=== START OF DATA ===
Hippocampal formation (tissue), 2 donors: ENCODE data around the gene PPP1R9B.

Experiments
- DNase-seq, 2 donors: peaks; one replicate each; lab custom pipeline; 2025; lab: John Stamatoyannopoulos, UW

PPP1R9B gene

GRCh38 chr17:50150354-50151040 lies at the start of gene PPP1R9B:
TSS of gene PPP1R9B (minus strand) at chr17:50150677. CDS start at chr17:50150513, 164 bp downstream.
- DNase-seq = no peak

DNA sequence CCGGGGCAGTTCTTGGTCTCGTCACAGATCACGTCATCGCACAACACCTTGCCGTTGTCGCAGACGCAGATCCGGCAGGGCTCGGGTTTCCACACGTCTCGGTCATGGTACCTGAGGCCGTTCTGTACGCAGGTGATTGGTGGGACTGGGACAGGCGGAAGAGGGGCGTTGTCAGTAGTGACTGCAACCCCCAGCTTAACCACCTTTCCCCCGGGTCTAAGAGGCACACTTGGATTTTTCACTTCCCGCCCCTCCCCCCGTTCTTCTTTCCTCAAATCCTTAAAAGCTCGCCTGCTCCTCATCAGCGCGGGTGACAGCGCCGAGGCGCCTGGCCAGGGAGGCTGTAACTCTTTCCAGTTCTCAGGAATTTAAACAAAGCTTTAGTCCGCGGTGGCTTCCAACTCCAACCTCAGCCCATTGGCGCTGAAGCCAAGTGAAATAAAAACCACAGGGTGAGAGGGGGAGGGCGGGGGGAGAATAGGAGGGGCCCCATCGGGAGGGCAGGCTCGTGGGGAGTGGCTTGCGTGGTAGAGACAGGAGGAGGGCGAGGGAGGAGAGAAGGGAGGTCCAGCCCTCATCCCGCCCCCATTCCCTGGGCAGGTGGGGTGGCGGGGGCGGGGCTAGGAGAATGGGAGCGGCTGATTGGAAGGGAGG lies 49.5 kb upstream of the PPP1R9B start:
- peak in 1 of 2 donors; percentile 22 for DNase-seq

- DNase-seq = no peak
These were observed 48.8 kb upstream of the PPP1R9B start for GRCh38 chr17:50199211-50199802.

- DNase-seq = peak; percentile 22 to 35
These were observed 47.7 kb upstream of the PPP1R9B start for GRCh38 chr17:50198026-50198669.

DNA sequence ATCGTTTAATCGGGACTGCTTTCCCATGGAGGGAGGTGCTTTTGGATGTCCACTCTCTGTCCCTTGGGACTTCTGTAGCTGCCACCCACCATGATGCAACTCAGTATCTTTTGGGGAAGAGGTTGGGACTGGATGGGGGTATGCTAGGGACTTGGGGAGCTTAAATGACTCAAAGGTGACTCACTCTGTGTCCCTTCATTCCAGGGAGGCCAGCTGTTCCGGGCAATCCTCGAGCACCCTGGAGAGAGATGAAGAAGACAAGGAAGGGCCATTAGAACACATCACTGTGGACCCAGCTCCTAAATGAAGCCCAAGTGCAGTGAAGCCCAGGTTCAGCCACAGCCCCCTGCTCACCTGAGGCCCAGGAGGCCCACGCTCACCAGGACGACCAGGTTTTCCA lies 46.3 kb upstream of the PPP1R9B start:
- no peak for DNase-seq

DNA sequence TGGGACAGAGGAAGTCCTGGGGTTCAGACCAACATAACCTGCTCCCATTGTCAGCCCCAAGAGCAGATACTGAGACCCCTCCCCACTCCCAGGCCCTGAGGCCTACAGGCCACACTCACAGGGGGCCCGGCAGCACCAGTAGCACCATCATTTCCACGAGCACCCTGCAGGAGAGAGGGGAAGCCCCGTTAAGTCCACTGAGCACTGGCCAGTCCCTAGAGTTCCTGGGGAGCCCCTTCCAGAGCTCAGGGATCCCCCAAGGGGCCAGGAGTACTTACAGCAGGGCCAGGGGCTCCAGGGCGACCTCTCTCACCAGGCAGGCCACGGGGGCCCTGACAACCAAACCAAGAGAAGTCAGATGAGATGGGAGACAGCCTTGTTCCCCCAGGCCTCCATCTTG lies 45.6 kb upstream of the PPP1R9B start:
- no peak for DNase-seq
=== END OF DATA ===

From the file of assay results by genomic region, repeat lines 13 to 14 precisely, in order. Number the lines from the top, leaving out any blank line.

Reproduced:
These were observed 47.7 kb upstream of the PPP1R9B start for GRCh38 chr17:50198026-50198669.

DNA sequence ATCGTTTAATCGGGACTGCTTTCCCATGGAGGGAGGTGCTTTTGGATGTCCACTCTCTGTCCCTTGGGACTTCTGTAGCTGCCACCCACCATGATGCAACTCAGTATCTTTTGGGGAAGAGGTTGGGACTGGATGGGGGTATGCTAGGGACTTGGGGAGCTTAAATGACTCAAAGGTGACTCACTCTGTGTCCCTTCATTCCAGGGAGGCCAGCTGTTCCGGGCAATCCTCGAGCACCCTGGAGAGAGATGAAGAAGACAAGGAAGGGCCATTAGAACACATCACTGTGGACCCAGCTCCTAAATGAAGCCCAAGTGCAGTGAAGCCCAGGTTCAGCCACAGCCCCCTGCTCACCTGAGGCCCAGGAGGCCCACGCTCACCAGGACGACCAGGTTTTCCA lies 46.3 kb upstream of the PPP1R9B start: